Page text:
Donald Trump’s impeachment defense lawyer Alan Dershowitz is walking back on his comments made four years ago where he described the president as a ‘destabilizing and unpredictable candidate’.
Dershowitz, 81, will argue on behalf of the president at the Senate trial this week, but before he addresses the court he is clearing the air on his prior comments bashing Trump.
In his 2016 book entitled Electile Dysfunction: A guide for Unaroused Voters he warned that Trump, then a presidential candidate, ‘openly embraces fringe conspiracy theories peddled by extremists’ and criticized him for insulting women, Latinos, and Muslims.
‘I was campaigning for Hillary Clinton at the time. I hadn’t really ever met President Trump and it was just typical campaign rhetoric,’ Dershowitz, a longtime Democrat, said in an interview with NBC News.
‘I would not repeat that characterization today having met him,’ he added.
Donald Trump’s impeachment defense lawyer Alan Dershowitz (above) is walking back on his comments made four years ago where he described the president as a ‘destabilizing and unpredictable candidate’
‘I was campaigning for Hillary Clinton at the time. I hadn’t really ever met President Trump and it was just typical campaign rhetoric,’ Dershowitz, a longtime Democrat, said on his past anti-Trump comments. ‘I would not repeat that characterization today having met him’
However, Clinton campaign officials including Adrienne Elrod, who ran the 2016 campaign’s surrogate operation, said they don’t recall Dershowitz helping out with the campaign.
Dershowitz is a controversial big shot attorney who has represented O.J. Simpson, Claus von Bulow, and Mike Tyson in the past.
In Dershowitz’s 2016 book entitled Electile Dysfunction: A guide for Unaroused Voters he warned that Trump, then a presidential candidate, ‘openly embraces fringe conspiracy theories peddled by extremists’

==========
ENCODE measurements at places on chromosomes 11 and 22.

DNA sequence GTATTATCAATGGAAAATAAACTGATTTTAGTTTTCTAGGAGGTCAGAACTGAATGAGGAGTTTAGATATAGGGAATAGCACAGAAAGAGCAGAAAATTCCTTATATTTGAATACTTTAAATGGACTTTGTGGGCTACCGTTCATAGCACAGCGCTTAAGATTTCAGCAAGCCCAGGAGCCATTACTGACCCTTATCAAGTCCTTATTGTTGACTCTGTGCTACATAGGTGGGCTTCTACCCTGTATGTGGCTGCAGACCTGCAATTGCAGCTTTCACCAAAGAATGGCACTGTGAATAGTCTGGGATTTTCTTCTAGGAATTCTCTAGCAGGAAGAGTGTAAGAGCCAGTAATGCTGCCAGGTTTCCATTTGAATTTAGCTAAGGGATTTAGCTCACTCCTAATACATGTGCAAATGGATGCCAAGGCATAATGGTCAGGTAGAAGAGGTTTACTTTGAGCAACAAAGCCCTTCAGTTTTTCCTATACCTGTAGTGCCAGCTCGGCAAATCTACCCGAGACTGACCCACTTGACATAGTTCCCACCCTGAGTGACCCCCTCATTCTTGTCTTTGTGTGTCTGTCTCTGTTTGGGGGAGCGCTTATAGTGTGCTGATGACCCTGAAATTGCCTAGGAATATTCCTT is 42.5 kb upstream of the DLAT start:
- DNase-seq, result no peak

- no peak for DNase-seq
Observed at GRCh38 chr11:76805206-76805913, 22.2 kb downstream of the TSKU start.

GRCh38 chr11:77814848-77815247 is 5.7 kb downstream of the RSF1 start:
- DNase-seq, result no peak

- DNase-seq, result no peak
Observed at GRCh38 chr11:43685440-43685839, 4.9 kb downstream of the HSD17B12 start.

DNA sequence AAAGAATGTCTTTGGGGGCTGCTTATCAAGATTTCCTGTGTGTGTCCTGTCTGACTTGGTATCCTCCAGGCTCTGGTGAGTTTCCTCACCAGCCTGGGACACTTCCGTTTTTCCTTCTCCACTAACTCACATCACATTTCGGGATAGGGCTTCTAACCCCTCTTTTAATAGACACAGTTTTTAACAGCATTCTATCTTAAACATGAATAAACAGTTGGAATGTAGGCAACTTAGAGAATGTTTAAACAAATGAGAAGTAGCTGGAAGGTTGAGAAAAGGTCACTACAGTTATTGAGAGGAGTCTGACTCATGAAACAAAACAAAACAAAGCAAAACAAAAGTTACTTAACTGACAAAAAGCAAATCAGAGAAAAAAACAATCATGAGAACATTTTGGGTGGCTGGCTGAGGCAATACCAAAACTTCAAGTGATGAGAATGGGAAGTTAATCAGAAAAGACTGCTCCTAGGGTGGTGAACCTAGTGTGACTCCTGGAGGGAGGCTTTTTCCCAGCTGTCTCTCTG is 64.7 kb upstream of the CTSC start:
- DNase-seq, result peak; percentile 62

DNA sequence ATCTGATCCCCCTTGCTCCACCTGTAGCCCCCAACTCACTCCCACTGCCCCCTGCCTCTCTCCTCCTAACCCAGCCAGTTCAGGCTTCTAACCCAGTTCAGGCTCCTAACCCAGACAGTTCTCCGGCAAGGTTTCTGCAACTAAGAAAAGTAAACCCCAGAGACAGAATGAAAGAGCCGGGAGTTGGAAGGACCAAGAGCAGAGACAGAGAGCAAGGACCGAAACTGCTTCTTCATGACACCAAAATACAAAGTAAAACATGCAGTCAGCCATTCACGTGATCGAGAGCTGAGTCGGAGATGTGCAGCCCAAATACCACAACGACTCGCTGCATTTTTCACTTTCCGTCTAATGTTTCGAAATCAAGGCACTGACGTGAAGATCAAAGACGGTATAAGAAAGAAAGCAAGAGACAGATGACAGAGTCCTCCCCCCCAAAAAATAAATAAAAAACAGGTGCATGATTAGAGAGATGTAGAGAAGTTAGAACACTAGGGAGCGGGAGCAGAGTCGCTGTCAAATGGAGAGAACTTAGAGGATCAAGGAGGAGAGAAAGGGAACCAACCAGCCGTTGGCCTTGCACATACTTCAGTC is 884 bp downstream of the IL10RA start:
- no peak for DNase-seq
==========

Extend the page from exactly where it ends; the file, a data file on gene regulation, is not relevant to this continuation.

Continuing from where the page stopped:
He ripped into Trump in his 2016 book describing him as a ‘destabilizing candidate who shoots from the hip and engages in personal vendettas (Trump) against a force for stability, who carefully measures her words and bases her actions (at least most of the time) on tested policies (Clinton).’
In his book he attacked Trump for his lack of political experience, his business practices and controversial views.
‘It may seem strange that the most successful populist candidate in modern history is a New York City multimillionaire who started his career as a landlord and who made his fortune on upscale real estate; has become famous for firing people; has exploited bankruptcy laws to hurt small-business owners, workers, and other creditors; has insulted large groups of people comprising a majority of voters (women, Latinos, the physically challenged, Muslims); has used vulgar words on TV that offend Christians, parents of young children, and family-oriented people of all backgrounds,’ Dershowitz said.
He warned that Trump would be dangerous in the White House in his foreign policy approach, which he predicted would violate international and domestic law.
‘What is clear is that Trump is prepared to violate existing international and domestic laws, as well as widely accepted principles of human rights, in his effort to stop terrorism,’ he wrote.
‘Even more disturbingly, Trump has sometimes lurched into the realm of dog-whistle anti-Semitism by half-heartedly courting the support of white-nationalist bigots,’ he added.
Now Dershowitz is singing a different tune and often appears on TV to defend the president’s actions in office.
The Senate impeachment trial is underway. Dershowitz is expected to argue on Trump’s behalf early next week
In a recent opinion piece for the New York Times Dershowitz said he is defending Donald Trump on ‘principle’.
‘I have stood on principle, representing people with whom I disagree as well those with whom I agree. I have never made a distinction based on partisanship,’ Dershowitz said.